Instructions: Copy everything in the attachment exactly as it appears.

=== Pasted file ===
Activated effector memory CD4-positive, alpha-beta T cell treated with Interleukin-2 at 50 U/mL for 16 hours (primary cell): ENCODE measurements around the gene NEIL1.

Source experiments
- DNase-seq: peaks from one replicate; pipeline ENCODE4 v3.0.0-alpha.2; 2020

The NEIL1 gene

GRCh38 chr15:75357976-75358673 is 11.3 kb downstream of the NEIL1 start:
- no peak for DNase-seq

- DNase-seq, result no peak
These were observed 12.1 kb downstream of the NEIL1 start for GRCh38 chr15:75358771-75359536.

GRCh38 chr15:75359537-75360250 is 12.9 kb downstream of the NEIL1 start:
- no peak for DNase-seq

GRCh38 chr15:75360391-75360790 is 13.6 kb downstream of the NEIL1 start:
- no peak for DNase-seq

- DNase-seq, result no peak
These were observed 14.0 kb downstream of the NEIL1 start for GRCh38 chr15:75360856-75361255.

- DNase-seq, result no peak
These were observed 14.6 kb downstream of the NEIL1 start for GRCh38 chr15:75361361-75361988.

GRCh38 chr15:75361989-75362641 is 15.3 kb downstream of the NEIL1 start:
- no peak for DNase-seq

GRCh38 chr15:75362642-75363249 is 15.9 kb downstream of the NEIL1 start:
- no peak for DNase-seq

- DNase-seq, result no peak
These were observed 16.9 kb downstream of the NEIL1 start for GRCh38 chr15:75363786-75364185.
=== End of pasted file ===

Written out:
Activated effector memory CD4-positive, alpha-beta T cell treated with Interleukin-2 at 50 U/mL for 16 hours (primary cell): ENCODE measurements around the gene NEIL1.

Source experiments
- DNase-seq: peaks from one replicate; pipeline ENCODE4 v3.0.0-alpha.2; 2020

The NEIL1 gene

GRCh38 chr15:75357976-75358673 is 11.3 kb downstream of the NEIL1 start:
- no peak for DNase-seq

- DNase-seq, result no peak
These were observed 12.1 kb downstream of the NEIL1 start for GRCh38 chr15:75358771-75359536.

GRCh38 chr15:75359537-75360250 is 12.9 kb downstream of the NEIL1 start:
- no peak for DNase-seq

GRCh38 chr15:75360391-75360790 is 13.6 kb downstream of the NEIL1 start:
- no peak for DNase-seq

- DNase-seq, result no peak
These were observed 14.0 kb downstream of the NEIL1 start for GRCh38 chr15:75360856-75361255.

- DNase-seq, result no peak
These were observed 14.6 kb downstream of the NEIL1 start for GRCh38 chr15:75361361-75361988.

GRCh38 chr15:75361989-75362641 is 15.3 kb downstream of the NEIL1 start:
- no peak for DNase-seq

GRCh38 chr15:75362642-75363249 is 15.9 kb downstream of the NEIL1 start:
- no peak for DNase-seq

- DNase-seq, result no peak
These were observed 16.9 kb downstream of the NEIL1 start for GRCh38 chr15:75363786-75364185.